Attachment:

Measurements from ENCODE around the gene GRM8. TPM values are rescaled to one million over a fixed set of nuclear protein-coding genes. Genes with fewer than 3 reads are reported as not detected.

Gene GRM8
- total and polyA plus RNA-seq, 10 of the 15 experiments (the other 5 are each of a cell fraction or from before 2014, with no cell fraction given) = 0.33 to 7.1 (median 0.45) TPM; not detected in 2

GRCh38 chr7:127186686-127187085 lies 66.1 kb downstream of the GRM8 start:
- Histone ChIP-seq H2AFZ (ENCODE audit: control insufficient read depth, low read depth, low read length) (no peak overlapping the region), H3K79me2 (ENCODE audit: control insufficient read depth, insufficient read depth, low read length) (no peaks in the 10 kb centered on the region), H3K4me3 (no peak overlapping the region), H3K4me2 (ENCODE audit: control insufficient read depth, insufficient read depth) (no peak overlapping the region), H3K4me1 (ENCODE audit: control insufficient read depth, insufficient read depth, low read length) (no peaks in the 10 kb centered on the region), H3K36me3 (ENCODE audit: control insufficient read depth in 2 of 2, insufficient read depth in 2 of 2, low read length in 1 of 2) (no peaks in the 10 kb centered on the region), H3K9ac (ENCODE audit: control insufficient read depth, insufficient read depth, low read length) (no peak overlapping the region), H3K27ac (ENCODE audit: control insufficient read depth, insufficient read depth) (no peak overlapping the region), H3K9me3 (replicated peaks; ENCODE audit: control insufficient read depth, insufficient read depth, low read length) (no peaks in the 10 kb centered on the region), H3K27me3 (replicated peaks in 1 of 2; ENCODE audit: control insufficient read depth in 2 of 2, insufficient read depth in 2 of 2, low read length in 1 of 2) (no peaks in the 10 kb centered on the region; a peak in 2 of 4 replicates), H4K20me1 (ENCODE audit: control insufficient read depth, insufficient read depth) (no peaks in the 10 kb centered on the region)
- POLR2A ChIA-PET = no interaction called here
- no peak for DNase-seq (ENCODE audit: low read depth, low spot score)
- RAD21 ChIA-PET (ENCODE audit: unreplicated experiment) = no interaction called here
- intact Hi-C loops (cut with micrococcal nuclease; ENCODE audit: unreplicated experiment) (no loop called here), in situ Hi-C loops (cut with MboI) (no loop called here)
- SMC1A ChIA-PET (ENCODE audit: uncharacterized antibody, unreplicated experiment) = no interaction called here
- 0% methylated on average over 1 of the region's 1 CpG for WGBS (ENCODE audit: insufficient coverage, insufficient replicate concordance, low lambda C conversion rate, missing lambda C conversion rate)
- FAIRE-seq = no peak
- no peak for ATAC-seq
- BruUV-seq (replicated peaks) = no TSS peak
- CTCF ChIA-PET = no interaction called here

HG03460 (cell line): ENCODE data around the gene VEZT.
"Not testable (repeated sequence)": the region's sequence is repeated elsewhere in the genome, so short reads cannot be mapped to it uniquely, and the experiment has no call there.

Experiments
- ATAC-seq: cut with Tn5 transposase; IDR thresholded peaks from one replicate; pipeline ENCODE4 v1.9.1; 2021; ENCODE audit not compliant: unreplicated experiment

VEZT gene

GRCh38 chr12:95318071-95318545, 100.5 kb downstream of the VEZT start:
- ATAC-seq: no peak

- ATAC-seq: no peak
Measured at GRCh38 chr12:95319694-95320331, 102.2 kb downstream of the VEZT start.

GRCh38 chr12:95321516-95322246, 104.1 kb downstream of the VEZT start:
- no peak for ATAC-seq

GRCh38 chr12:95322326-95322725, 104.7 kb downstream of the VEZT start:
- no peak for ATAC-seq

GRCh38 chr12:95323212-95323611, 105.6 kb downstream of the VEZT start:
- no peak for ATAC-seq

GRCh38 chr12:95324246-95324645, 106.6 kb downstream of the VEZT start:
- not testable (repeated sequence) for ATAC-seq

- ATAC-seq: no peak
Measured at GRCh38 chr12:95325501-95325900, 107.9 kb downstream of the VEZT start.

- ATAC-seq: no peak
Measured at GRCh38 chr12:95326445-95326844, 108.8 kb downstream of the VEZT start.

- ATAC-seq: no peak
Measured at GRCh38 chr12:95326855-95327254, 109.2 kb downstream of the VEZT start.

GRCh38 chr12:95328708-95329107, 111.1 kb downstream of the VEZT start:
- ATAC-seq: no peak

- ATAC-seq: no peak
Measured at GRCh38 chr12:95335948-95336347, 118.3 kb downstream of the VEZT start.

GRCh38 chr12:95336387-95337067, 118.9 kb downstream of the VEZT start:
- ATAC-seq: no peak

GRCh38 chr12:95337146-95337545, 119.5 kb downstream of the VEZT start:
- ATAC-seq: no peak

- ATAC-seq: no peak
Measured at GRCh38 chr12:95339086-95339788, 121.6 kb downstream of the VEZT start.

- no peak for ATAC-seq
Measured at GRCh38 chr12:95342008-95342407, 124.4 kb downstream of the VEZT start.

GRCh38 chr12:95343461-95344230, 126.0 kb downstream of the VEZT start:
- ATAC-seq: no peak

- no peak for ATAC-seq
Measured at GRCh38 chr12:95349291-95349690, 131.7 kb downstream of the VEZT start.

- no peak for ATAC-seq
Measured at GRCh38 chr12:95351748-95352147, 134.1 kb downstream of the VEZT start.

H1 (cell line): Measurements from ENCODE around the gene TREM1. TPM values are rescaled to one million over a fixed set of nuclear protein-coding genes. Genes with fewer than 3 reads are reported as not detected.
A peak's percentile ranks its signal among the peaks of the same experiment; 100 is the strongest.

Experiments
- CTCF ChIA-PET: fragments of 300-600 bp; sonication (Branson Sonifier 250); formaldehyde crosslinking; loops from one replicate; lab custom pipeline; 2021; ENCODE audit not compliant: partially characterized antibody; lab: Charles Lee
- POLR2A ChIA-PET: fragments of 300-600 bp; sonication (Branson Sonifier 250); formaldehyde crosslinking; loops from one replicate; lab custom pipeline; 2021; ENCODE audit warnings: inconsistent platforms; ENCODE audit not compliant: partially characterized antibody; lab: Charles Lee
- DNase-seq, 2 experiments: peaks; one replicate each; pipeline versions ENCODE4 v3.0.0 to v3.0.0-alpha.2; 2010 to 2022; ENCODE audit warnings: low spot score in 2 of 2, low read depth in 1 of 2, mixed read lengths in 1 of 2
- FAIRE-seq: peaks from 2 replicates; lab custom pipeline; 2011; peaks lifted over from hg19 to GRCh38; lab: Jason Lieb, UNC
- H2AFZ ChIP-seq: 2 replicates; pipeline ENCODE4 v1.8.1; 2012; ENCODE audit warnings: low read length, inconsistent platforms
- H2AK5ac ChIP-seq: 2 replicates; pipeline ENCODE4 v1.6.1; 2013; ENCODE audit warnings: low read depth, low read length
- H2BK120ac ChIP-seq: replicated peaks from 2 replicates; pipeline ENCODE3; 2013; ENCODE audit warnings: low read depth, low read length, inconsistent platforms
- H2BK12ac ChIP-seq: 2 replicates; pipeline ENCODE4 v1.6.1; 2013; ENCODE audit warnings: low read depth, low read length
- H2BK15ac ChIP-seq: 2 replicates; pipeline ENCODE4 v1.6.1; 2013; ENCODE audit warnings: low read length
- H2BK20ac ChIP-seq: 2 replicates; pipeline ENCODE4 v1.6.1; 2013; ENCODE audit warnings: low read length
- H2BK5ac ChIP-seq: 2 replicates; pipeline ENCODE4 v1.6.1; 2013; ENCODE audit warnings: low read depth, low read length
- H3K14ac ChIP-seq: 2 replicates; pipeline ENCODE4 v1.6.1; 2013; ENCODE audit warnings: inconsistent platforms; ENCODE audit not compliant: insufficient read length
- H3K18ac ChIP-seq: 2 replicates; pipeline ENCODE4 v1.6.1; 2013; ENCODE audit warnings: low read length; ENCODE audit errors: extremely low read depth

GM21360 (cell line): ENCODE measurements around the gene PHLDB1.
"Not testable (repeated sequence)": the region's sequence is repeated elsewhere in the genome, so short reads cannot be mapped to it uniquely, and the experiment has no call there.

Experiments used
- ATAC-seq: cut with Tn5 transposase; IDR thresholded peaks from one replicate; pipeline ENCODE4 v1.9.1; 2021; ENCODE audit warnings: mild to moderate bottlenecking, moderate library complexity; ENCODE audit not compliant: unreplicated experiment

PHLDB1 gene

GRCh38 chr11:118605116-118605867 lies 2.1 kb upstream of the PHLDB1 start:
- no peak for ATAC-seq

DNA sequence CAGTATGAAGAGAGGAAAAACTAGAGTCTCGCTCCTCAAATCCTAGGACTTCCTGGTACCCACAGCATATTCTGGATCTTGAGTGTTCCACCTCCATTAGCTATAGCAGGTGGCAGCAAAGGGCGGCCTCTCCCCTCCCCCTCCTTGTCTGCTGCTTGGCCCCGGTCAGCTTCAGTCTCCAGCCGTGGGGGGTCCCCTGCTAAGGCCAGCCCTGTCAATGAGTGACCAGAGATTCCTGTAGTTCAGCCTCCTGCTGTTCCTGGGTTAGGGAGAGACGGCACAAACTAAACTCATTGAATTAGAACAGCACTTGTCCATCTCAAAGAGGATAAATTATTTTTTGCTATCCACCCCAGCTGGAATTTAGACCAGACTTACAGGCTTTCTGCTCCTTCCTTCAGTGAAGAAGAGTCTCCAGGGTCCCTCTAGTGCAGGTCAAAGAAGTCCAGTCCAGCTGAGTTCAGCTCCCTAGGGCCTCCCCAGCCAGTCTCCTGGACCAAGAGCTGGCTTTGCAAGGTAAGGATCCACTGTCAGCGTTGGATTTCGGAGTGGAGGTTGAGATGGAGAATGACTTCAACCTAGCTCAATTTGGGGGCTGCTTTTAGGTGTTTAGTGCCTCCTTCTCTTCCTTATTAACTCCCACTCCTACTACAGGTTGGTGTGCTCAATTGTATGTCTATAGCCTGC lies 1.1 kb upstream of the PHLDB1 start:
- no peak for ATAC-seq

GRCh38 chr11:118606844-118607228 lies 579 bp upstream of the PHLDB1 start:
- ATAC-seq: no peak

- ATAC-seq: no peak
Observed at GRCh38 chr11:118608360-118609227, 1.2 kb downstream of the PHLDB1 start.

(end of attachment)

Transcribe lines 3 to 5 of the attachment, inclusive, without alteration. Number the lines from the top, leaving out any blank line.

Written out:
- total and polyA plus RNA-seq, 10 of the 15 experiments (the other 5 are each of a cell fraction or from before 2014, with no cell fraction given) = 0.33 to 7.1 (median 0.45) TPM; not detected in 2

GRCh38 chr7:127186686-127187085 lies 66.1 kb downstream of the GRM8 start:
- Histone ChIP-seq H2AFZ (ENCODE audit: control insufficient read depth, low read depth, low read length) (no peak overlapping the region), H3K79me2 (ENCODE audit: control insufficient read depth, insufficient read depth, low read length) (no peaks in the 10 kb centered on the region), H3K4me3 (no peak overlapping the region), H3K4me2 (ENCODE audit: control insufficient read depth, insufficient read depth) (no peak overlapping the region), H3K4me1 (ENCODE audit: control insufficient read depth, insufficient read depth, low read length) (no peaks in the 10 kb centered on the region), H3K36me3 (ENCODE audit: control insufficient read depth in 2 of 2, insufficient read depth in 2 of 2, low read length in 1 of 2) (no peaks in the 10 kb centered on the region), H3K9ac (ENCODE audit: control insufficient read depth, insufficient read depth, low read length) (no peak overlapping the region), H3K27ac (ENCODE audit: control insufficient read depth, insufficient read depth) (no peak overlapping the region), H3K9me3 (replicated peaks; ENCODE audit: control insufficient read depth, insufficient read depth, low read length) (no peaks in the 10 kb centered on the region), H3K27me3 (replicated peaks in 1 of 2; ENCODE audit: control insufficient read depth in 2 of 2, insufficient read depth in 2 of 2, low read length in 1 of 2) (no peaks in the 10 kb centered on the region; a peak in 2 of 4 replicates), H4K20me1 (ENCODE audit: control insufficient read depth, insufficient read depth) (no peaks in the 10 kb centered on the region)